La rive gauche

Dec 1, 2006

We've been all over the city in the past couple of days, lugging around the fourteen-pound Janus box in a prototype Janus tote, feeling a little like traveling salesmen, but it's okay, because Paris is just so beautiful, even on these gray fall days. Yesterday we were on the Left Bank, starting near the fountain at St-Michel, where, in a small court behind a big carriage door, are the offices of Les Films du Jeudi, the production company of Pierre Braunberger, now run by his smart and charming daughter, Laurence. As we sat and chatted about Renoir, the Hakim brothers, and the mysterious French legal/business conundrum known as "authors’ rights," my eyes kept drifting around the room. There is so much to look at. Off at the far end are full-height back-lit translucent panels checkered with what appear to be frames of old color film. Staged in front of them is Braunberger's collection of antique camera equipment. Everything there is related to film. Drawings, posters, postcards are everywhere. Scattered throughout are the mischievous grinning cats drawn or printed by Laurence's good friend Chris Marker. It is one of those places that oozes a certain kind of comfort, more atelier than office, a genuinely safe place for art and artists.

From the end of the silent era through his death, in 1990, Pierre Braunberger is credited with producing about 100 films by such filmmakers as Godard and Truffaut and Resnais and even Renoir. (His only credit as director is for a little-known film called Bullfight, which has the distinction of being the first film ever released by Janus Films.) One of the things that truly set Braunberger apart is that nearly half of the films he produced were shorts, those works that are often least commercial and most personal or experimental. For an example, see Charlotte et Véronique, ou Tous les garçons s'appellent Patrick, written by Rohmer and directed by Godard, on our edition of A Woman Is a Woman. As we got ready to leave, I noticed for the first time a small collection of statuary on top of a bookshelf—the Oscar and the winged lion of Venice are the easiest to recognize, but there are certainly more than a dozen others keeping them company. It is without question the most impressive array of awards I have ever been that close to, and what struck me was how simply and humbly gathered they were, cluttered together on top of a small antique bookcase maybe two feet wide. And like a good host making sure we didn't overlook a favorite guest, Laurence gestured across the room to a spot on a different shelf, not far from one of those Chinatown cats with one paw raised, where the Golden Bear of Berlin was off dancing by himself.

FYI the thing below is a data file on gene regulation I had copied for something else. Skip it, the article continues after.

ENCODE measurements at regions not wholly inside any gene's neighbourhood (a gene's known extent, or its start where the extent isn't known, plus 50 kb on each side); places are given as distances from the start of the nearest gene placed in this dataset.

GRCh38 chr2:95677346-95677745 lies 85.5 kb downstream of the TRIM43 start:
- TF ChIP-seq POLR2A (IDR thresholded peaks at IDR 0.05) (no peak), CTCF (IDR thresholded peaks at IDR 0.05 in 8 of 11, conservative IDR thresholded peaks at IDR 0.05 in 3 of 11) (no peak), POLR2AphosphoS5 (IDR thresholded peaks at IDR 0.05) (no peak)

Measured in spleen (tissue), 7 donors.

That was the start of the day, and our next stop was a visit with Agnès Varda, but I don't want this post to get too long, so I'll save that part and post it tomorrow before I fly home.